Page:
June has become a dedication to loud corporate campaigns that wash logos in rainbows while pushing superficial messaging. Pride month was built on the activism and the valor of trans people, Black communities, Indigenous people, and people of color (also known as BIPOC), groups that are neither represented nor supported by these campaigns. Pride should serve as a testament to those who imagined and contributed to a more inclusive and intersectional United States. Above all, telling these stories and translating them into actionable social change is the future of Pride. Yet, this is not happening.
Each and every June, corporations run to sponsor parades, get commercial time, and increase their public-facing brand of inclusion and identity. But none of these actions speak to the social and political change that gave birth to our celebration of sexuality and gender identity. Corporations like Toyota, AT&T, and Amazon have sponsored some of the largest pride celebrations across the country while also donating to some of the most homophobic political campaigns.
The hypocrisy of corporate pride sponsorship stretches across the nation, to the most powerful household brand names and the most far-right political ambitions. This month, Data for Progress released their Corporate Accountability Project, an assessment of Fortune 500 Companies’ pride commitments imposed against their political commitments. The report found that the most robust pride funding came from organizations that donated to anti-gay political ambitions including trans-exclusive sports legislation, the omittance of queer language in schools, and discriminatory healthcare bills. Data for Progress also released some public polling in coordination with this research, which indicated the majority of consumers would not support a brand that gave to anti-gay political endeavors. So the solution for these board rooms? Forward-facing empty messaging 30 days out of the year.
This disconnect — or ignorance — is because there are no standards of participation for Pride month, and no real mechanisms in place to hold corporations accountable. The first step, then, is to elevate the original leaders of the LGBTQIA communities: the BlPOC and trans people who led the way.
ICONS OF PRIDE
The origin story of our modern celebration was conceived in 1969 when New York City police raided the Stonewall Inn, a popular local gay bar turned iconic community symbol. The political agenda at the time was to drastically limit the organizing and the public presence of queer people. Servicing gay people at a bar and sodomy was illegal, and any public display of affection between queer people was considered disorderly conduct. When the Stonewall Inn was raided, this was one of a long list of accounts of legal abuse toward the LGBTQIA community, but there was something distinctly different about this night.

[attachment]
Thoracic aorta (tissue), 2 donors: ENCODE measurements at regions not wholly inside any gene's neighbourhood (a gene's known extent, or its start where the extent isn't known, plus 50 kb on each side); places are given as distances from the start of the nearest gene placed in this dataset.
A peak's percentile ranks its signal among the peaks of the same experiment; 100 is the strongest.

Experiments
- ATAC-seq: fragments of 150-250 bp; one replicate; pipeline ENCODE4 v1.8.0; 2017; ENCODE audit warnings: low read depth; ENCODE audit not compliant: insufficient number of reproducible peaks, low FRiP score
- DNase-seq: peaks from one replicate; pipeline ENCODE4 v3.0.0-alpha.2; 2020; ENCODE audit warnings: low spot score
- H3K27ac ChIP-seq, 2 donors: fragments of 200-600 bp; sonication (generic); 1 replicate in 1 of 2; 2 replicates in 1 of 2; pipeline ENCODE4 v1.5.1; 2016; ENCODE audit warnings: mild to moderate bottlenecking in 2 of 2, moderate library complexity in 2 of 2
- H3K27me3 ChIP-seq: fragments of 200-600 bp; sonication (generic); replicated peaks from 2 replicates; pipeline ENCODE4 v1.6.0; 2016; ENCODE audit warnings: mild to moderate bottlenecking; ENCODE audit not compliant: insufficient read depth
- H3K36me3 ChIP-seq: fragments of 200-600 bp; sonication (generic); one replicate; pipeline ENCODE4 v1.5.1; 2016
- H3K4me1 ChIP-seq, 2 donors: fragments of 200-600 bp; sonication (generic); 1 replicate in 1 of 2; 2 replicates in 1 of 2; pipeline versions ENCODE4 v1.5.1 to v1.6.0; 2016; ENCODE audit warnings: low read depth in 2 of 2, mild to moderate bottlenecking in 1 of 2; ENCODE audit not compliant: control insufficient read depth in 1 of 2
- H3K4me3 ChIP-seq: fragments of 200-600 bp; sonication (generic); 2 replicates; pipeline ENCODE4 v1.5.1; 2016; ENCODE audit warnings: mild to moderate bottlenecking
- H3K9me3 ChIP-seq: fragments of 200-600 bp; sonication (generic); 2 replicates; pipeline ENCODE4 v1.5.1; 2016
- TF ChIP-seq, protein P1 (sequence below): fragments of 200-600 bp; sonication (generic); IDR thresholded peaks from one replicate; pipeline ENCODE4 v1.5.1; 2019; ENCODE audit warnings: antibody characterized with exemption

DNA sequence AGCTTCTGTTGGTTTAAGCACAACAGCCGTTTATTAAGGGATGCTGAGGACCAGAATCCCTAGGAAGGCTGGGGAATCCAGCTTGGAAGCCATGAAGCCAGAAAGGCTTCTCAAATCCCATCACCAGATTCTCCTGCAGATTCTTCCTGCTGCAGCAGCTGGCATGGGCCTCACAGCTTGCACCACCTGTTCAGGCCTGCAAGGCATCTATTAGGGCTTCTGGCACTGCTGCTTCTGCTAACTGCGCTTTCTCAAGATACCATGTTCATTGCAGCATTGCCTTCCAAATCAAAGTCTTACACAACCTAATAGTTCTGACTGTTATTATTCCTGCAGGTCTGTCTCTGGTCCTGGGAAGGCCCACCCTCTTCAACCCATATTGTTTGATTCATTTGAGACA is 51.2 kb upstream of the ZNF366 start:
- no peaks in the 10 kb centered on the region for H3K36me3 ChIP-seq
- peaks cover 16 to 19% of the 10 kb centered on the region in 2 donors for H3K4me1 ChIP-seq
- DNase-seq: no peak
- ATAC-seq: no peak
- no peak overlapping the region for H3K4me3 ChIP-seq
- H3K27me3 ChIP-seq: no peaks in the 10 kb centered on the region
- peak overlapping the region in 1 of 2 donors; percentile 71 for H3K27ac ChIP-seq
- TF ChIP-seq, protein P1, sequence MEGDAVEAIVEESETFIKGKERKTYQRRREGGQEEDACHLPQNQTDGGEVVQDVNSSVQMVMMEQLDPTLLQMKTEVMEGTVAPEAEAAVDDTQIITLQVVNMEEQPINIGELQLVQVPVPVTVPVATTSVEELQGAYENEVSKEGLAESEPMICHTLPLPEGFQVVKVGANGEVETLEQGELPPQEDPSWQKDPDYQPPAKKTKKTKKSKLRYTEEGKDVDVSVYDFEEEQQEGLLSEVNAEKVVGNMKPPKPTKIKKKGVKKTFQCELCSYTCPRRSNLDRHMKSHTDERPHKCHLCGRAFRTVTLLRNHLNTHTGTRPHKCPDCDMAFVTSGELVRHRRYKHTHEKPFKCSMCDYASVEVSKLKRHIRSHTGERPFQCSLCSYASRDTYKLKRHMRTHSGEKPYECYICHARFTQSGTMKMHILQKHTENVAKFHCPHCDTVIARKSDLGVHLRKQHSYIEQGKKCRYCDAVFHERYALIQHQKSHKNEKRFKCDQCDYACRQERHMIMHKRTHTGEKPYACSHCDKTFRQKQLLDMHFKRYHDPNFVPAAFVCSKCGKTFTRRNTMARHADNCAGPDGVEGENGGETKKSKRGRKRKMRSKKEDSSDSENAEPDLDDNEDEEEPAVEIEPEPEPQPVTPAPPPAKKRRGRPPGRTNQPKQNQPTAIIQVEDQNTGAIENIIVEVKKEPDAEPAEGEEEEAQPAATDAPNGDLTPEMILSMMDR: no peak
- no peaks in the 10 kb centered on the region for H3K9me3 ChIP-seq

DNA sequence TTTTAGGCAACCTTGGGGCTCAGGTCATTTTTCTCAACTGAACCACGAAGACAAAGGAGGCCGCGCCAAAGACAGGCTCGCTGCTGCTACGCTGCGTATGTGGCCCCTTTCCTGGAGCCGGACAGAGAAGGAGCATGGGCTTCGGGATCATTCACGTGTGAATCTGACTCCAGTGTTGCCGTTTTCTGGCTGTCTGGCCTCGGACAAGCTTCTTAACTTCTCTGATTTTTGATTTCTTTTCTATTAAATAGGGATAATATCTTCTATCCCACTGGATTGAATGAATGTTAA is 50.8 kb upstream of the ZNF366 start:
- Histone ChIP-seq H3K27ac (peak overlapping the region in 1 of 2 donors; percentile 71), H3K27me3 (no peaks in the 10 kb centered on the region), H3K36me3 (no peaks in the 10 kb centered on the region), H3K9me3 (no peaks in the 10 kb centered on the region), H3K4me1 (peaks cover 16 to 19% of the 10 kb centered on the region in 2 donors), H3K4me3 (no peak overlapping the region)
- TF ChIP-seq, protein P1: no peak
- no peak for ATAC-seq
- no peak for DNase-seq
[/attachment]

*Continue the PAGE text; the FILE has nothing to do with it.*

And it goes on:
During Pride month, it’s essential to elevate the original leaders of the LGBTQIA communities: the BIPOC and trans people who led the way.
Usually, bar occupants, when faced with a raid, would scatter for fear of physical harm and legal ramifications. But this time, there was an organized resistance, and the world watched as a few brave changemakers set the standard for advocacy. Marsha P. Johnson, a black trans woman, and Sylvia Rivera, a Latina trans woman, were just two of these firebrands who created the oxygen for a generation of change.
Marsha “Pay it No Mind” Johnson has become a household name in queer circles as the mother of the LGBTQIA rights movement. She was an activist, a drag performer, a community leader, and the definition of an icon. Johnson was also one of the leaders of the resistance on the night of the Stonewall riots when she organized and affirmed protestors while rallying queer people to stand up to local law enforcement. This was no glamorous pride celebration filled with floats and rainbows. Instead, this was a night filled with blood, tears, and cries for change. Johnson’s life served as a dedication to queer identity through her grassroots activism and profound sense of security in her skin. She channeled her experiences with homelessness, food insecurity, and institutional homophobia to create one of the most significant human rights impressions of the last century.
Similarly, Slyvia Rivera, a close friend and peer of Johnson, was also present during the Stonewall riots and is an often unrecognized hero of Pride. During the riots, Rivera was just 17 years old and stayed for the duration of the week-long uprising. She quickly realized that the rapidly growing gay rights movement was explicitly exclusionary to Black individuals, Indigenous communities, people of color, and trans people. In response, Rivera and Johnson founded the Street Transvestite Action Revolutionaries, also called STAR, a coalition dedicated to organizing and uplifting trans people in the city.